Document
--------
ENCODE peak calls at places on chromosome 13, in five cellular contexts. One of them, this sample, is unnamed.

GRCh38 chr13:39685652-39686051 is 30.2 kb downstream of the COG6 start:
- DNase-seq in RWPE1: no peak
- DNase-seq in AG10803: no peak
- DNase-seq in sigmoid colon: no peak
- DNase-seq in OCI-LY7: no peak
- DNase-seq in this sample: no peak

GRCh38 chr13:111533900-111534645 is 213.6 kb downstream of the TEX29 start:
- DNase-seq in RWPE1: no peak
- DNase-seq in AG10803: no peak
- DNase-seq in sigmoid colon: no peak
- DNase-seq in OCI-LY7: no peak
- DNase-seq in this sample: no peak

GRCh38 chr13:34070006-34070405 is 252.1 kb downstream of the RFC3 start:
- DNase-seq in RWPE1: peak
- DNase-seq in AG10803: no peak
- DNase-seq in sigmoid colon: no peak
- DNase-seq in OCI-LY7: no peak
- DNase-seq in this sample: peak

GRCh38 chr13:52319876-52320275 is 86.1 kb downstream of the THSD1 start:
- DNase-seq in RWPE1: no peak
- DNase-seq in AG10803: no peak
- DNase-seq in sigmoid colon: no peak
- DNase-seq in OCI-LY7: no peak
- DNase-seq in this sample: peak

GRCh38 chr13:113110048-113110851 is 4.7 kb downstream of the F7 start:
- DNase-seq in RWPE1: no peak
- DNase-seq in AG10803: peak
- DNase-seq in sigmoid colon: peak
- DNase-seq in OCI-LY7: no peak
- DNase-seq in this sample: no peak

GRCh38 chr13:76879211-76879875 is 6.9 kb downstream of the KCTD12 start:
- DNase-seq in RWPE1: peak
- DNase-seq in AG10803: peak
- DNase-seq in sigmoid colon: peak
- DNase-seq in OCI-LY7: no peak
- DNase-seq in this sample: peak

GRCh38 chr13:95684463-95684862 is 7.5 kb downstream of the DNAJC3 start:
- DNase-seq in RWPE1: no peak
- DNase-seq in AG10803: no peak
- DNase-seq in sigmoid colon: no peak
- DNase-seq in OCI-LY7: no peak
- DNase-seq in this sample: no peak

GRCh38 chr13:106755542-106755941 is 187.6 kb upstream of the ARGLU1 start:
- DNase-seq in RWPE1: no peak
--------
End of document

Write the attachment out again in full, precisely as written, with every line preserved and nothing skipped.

ENCODE peak calls at places on chromosome 13, in five cellular contexts. One of them, this sample, is unnamed.

GRCh38 chr13:39685652-39686051 is 30.2 kb downstream of the COG6 start:
- DNase-seq in RWPE1: no peak
- DNase-seq in AG10803: no peak
- DNase-seq in sigmoid colon: no peak
- DNase-seq in OCI-LY7: no peak
- DNase-seq in this sample: no peak

GRCh38 chr13:111533900-111534645 is 213.6 kb downstream of the TEX29 start:
- DNase-seq in RWPE1: no peak
- DNase-seq in AG10803: no peak
- DNase-seq in sigmoid colon: no peak
- DNase-seq in OCI-LY7: no peak
- DNase-seq in this sample: no peak

GRCh38 chr13:34070006-34070405 is 252.1 kb downstream of the RFC3 start:
- DNase-seq in RWPE1: peak
- DNase-seq in AG10803: no peak
- DNase-seq in sigmoid colon: no peak
- DNase-seq in OCI-LY7: no peak
- DNase-seq in this sample: peak

GRCh38 chr13:52319876-52320275 is 86.1 kb downstream of the THSD1 start:
- DNase-seq in RWPE1: no peak
- DNase-seq in AG10803: no peak
- DNase-seq in sigmoid colon: no peak
- DNase-seq in OCI-LY7: no peak
- DNase-seq in this sample: peak

GRCh38 chr13:113110048-113110851 is 4.7 kb downstream of the F7 start:
- DNase-seq in RWPE1: no peak
- DNase-seq in AG10803: peak
- DNase-seq in sigmoid colon: peak
- DNase-seq in OCI-LY7: no peak
- DNase-seq in this sample: no peak

GRCh38 chr13:76879211-76879875 is 6.9 kb downstream of the KCTD12 start:
- DNase-seq in RWPE1: peak
- DNase-seq in AG10803: peak
- DNase-seq in sigmoid colon: peak
- DNase-seq in OCI-LY7: no peak
- DNase-seq in this sample: peak

GRCh38 chr13:95684463-95684862 is 7.5 kb downstream of the DNAJC3 start:
- DNase-seq in RWPE1: no peak
- DNase-seq in AG10803: no peak
- DNase-seq in sigmoid colon: no peak
- DNase-seq in OCI-LY7: no peak
- DNase-seq in this sample: no peak

GRCh38 chr13:106755542-106755941 is 187.6 kb upstream of the ARGLU1 start:
- DNase-seq in RWPE1: no peak